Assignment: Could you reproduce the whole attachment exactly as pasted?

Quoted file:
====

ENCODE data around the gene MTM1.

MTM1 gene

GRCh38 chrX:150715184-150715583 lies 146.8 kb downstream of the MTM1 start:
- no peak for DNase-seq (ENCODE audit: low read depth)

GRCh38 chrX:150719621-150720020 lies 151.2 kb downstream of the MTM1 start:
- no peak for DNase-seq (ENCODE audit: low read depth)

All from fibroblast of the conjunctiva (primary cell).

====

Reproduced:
ENCODE data around the gene MTM1.

MTM1 gene

GRCh38 chrX:150715184-150715583 lies 146.8 kb downstream of the MTM1 start:
- no peak for DNase-seq (ENCODE audit: low read depth)

GRCh38 chrX:150719621-150720020 lies 151.2 kb downstream of the MTM1 start:
- no peak for DNase-seq (ENCODE audit: low read depth)

All from fibroblast of the conjunctiva (primary cell).